In his testimony on Wednesday, the policeman accused of manslaughter and criminally negligent homicide in the 2019 death of Elijah McClain stated that he placed the 23-year-old Black man in a neck hold out of concern for his life after hearing reports from another officer that McClain had reached for one of their firearms.
McClain’s attempt to take an officer’s gun has been denied by the prosecution, and the body camera footage shows only shaky, dark footage before all the cameras come off during the ensuing struggle. The claimed gun grab was brought up by the attorneys for two other policemen who were tried prior to McClain’s death in support of their case.
During his trial for McClain’s death, Aurora officer Nathan Woodyard said, his voice trembling a little, “I was expecting to get shot, and I thought I’d never see my wife again.” His passing served as a catalyst for social justice demonstrations after Minneapolis police killed George Floyd.
Woodyard’s solicitors have maintained that he was forced to respond at the time to what he heard. He was the first of three officers to approach McClain after a 17-year-old 911 caller claimed that on the evening of August 24, 2019, McClain appeared “sketchy” and was swinging his arms while walking home while sporting headphones and music.
Things became heated very soon. Prosecutors claim that within eight seconds of stepping out of his patrol car, Woodyard touched McClain without saying hello or giving a reason for wanting to speak with him. Appearing to be taken by surprise, McClain attempted to continue walking.
In his defence, Woodyard stated that he and two other officers, Jason Rosenblatt and Randy Roedema, had McClain pressed up against a wall when he overheard McClain declare, “I intend to take my power back,” and that he then heard Roedema remark, “He just grabbed your gun, dude.” The audio for both claims is audible on the blurry video.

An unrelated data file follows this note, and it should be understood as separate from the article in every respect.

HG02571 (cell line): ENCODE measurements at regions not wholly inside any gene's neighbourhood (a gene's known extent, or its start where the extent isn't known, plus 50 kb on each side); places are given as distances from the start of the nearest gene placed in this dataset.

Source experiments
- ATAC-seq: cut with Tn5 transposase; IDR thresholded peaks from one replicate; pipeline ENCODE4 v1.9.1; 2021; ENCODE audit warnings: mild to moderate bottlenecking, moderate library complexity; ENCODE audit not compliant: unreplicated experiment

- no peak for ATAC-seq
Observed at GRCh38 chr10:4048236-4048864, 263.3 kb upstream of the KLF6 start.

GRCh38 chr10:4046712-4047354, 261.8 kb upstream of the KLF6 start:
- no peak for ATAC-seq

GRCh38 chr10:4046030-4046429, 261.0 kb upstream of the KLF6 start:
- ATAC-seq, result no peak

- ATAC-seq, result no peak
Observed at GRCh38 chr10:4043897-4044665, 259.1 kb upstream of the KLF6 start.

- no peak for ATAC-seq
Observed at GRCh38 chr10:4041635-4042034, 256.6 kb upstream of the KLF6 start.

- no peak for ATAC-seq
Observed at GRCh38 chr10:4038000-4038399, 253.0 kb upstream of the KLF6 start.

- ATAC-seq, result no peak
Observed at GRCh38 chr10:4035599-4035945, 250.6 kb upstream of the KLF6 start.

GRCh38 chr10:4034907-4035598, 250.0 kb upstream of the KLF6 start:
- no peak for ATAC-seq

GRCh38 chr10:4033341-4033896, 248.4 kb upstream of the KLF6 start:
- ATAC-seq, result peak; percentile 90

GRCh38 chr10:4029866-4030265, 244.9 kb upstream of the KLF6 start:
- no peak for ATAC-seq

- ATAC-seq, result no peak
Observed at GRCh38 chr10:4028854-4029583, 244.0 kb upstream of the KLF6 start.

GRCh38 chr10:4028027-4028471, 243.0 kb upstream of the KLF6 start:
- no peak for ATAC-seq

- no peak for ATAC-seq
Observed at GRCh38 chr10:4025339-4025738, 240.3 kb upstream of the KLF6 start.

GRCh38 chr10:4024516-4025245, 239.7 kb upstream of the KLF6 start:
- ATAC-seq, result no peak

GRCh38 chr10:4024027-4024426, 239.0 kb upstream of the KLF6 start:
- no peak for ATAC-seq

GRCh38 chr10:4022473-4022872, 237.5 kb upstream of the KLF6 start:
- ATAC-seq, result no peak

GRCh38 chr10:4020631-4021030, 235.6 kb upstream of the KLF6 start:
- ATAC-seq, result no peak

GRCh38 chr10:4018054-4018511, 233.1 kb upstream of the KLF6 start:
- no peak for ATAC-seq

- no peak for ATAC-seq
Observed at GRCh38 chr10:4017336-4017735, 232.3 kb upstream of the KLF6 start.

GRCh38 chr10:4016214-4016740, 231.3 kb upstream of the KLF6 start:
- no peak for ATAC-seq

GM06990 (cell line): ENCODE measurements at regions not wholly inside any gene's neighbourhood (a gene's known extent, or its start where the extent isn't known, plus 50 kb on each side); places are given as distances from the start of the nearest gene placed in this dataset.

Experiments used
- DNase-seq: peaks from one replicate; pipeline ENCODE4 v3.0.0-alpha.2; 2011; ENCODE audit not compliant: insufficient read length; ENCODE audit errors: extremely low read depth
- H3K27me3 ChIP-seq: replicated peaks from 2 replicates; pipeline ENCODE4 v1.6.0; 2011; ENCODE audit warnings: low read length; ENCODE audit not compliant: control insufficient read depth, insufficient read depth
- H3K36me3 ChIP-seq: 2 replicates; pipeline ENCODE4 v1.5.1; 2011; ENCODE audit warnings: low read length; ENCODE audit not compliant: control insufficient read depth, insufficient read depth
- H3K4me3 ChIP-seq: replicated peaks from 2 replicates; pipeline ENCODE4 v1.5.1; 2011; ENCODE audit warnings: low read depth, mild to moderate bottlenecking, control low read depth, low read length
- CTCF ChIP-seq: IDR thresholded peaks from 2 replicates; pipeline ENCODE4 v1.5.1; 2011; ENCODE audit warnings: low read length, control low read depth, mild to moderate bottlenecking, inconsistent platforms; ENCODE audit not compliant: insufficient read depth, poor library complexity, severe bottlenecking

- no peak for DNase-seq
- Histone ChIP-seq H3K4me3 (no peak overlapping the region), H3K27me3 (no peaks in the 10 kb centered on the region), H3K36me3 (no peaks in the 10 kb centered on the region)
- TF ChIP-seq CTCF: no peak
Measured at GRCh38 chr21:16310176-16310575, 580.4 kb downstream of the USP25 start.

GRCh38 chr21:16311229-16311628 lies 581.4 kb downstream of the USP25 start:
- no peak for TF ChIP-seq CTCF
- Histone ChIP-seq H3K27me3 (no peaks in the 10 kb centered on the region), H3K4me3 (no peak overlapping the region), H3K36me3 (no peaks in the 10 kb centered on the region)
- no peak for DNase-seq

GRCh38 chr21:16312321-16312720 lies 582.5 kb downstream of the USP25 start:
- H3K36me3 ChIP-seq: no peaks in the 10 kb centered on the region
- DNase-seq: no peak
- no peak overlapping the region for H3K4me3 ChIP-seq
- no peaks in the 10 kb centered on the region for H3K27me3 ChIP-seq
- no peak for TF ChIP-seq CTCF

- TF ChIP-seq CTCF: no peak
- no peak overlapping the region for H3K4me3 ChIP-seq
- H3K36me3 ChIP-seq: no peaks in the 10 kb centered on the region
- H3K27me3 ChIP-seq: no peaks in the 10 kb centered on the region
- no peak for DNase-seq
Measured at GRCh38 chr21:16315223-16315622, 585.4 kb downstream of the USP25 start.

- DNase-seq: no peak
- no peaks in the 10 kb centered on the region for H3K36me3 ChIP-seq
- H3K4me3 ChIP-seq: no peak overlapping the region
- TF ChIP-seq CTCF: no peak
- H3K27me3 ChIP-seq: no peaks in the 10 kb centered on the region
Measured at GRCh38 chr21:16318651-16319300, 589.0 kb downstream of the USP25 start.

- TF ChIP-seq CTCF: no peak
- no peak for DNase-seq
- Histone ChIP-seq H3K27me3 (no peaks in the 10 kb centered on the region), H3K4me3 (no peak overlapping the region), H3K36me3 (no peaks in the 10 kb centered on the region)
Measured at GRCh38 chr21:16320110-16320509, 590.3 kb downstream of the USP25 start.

Following a split judgement last month, Roedema—who was found guilty of criminally negligent homicide and third-degree assault—stated that McClain had reached for Rosenblatt’s gun. Rosenblatt got off easy.
Woodyard claimed to have given McClain a carotid control hold, which involved putting his arm around McClain’s neck and applying pressure on the sides to halt the flow of blood to McClain’s brain and momentarily knock him out. After Floyd’s death, Colorado, one of the more than two dozen states that took action to restrict neck restraints, outlawed the practice, which had been permitted at the time. With that, McClain was handcuffed.
The prosecution said that because the hold prevented McClain’s brain from receiving oxygen, a number of medical issues developed in him and that neither police nor paramedics took any action to ensure his breathing. Prosecutors assert that instead, the police pushed paramedics to give McClain an overdose of the anaesthetic ketamine, which they say only made his condition worse and ultimately caused his death.
Later this month, the last trial in McClain’s death is expected to see the prosecution of paramedics Jeremy Cooper and Lt. Peter Cichuniec. They have pleaded not guilty.
Woodyard said that he heard McClain indicate he was having trouble breathing and removed his mask immediately after the neck hold. After that, he thought McClain was able to breathe and was lying on his side, not facedown on his stomach, in what the police refer to as the recovery posture.
After leaving the scene to speak with his supervisor, who had just arrived, Woodyard claimed to have sobbed during the exchange. He claimed that the supervisor advised him to take a break since he was so rattled by what had transpired. He claimed that after crying some more in his car, he thought McClain would be secure with the other police officers.
Prosecutors have presented Woodyard as having abandoned McClain following the use of such severe force against him, implying that administrative worries—like the potential for an investigation—were more important to him than McClain’s well-being. Senior Assistant Attorney General Jason Slothouber noted during Woodyard’s cross-examination that the first thing he did upon his return to the scene was to summon Rosenblatt away so they could speak without being recorded by body cameras.
Later, once the ketamine took effect, Rosenblatt and Woodyard were informed by Roedema—the only one of the three policemen to keep McClain restrained during the encounter—about how they planned to transfer McClain to a stretcher. At that point, McClain was no longer entirely by his side, which would make breathing more difficult for him. Slothauber claimed that although Woodyard put on gloves and agreed to assist, he did nothing to assist McClain.
“You could have said, ‘Put this guy in the recovery position first’, but you didn’t,” Slothauber said.
Woodyard claimed that at the moment, he was not staring at McClain.